As you may know, the legal field is complex but filled with opportunities. In addition to popular fields such as prosecution and defense for criminal matters and litigating civil procedures, lawyers fill important roles in the private, public, and nonprofit sectors. In this way, not all lawyers go to court and not all lawyers practice law—for instance, some teach law, while others advise corporations. Career vectors are truly limitless. With that in mind, law school admissions committees attempt to reflect the diversity of the field with the diversity of its admissions offers. Not all accepted applicants will have similar background and educational experiences.
Admissions committees receive thousands of applications each year—and there are too many applications for too few available seats. Under these conditions, law schools value the LSAT score and undergraduate GPA slightly more than they do a well-written personal statement. However, many admissions committees do not set a ceiling or floor LSAT score threshold and therefore are willing to look at a file holistically.
Aside from having a good LSAT score and GPA, you must determine how you will differentiate yourself from your peers with similar scores and GPAs. Keep in mind that some of your competitors are going to read similar advice on how to differentiate themselves and try the same things, so what will truly set you apart is a sense of demonstrable passion. It’s not enough to want to go to law school; you have to prove it. You might be interested in criminal law, but have you witnessed cases being argued in court? Have you volunteered for a case you believed in? Have you championed a cause on student government? Did you learn anything along the way? These are just several of hundreds of possible questions you could ask yourself—so, if you cannot answer these questions, then pose others related to your future goals.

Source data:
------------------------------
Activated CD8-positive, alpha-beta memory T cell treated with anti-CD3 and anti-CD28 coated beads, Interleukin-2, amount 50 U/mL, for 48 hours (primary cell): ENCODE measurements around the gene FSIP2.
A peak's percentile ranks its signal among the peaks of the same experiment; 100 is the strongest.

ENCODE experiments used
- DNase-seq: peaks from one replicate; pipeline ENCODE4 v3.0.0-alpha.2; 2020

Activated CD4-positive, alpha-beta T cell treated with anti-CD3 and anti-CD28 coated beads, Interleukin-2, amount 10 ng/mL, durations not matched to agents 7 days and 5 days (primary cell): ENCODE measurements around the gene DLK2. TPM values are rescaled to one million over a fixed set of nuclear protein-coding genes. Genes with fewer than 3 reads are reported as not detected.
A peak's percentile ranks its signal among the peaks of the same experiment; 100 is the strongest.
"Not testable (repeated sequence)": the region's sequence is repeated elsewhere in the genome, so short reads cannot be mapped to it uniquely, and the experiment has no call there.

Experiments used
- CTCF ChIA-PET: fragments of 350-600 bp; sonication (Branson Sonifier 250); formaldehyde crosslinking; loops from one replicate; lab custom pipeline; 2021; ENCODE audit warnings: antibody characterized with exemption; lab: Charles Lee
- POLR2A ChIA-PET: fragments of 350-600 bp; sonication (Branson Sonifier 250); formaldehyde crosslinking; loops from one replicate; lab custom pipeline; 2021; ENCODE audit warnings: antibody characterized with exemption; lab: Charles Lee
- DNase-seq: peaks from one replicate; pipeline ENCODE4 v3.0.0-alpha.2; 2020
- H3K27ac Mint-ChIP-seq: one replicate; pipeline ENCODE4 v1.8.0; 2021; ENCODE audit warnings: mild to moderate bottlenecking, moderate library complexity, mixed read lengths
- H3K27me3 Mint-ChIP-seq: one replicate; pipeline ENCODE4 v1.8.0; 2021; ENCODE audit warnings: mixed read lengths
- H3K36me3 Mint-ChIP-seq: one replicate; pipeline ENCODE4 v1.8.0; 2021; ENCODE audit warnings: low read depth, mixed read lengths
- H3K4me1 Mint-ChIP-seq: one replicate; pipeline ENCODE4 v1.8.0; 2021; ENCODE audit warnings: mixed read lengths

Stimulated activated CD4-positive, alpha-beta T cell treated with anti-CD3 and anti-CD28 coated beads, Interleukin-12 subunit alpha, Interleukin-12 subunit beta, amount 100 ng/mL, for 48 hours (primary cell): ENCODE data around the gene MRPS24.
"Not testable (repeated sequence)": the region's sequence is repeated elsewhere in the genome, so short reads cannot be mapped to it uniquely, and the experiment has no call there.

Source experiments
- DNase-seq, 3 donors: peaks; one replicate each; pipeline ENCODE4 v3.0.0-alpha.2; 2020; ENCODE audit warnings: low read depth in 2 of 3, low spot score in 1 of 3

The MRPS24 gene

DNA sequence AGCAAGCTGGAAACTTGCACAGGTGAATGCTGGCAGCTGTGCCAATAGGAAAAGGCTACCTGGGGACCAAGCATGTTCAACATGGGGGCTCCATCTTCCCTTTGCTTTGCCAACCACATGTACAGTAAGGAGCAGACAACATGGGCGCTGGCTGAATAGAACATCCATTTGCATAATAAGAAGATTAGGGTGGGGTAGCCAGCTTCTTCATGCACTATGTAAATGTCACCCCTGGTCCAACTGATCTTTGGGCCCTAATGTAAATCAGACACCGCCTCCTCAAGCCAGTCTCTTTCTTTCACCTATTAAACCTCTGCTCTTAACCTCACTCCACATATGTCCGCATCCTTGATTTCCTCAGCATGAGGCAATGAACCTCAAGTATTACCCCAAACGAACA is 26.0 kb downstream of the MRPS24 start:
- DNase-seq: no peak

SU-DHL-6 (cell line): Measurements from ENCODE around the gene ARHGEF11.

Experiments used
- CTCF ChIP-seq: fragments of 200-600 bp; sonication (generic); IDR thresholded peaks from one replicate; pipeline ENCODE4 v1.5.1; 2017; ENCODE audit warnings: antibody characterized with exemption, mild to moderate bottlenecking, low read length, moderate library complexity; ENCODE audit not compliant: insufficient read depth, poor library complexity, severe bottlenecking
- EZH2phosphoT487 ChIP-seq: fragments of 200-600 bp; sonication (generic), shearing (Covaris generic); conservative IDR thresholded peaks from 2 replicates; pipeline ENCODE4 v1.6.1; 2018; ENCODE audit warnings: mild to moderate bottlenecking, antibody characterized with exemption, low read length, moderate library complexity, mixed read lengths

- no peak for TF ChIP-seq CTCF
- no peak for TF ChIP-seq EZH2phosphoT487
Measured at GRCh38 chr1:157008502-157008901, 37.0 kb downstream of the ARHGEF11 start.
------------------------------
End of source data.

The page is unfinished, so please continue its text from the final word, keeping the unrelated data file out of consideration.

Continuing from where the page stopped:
Where you apply is important. Consider not only the likelihood of being accepted to the schools where you apply, but also factors such as out-of-state tuition, if applicable. You may consider going to an out-of-state-school and prepare for that state’s bar exam if you intend to practice law in that state.
How you apply is equally important. You should apply early—and be prepared to do so—when more seats are available, so that already selective schools do not consider your file with increasingly stringent application standards.
The application and admissions process isn’t terribly difficult to navigate—as long as you’re prepared and do not wait until the last moment to apply. It is complex and involves multiple steps, but like organizing your coursework and life priorities, it’s really about managing logistics. If you’ve come this far in your education, you know enough about time management and goal setting to successfully complete the application requirements.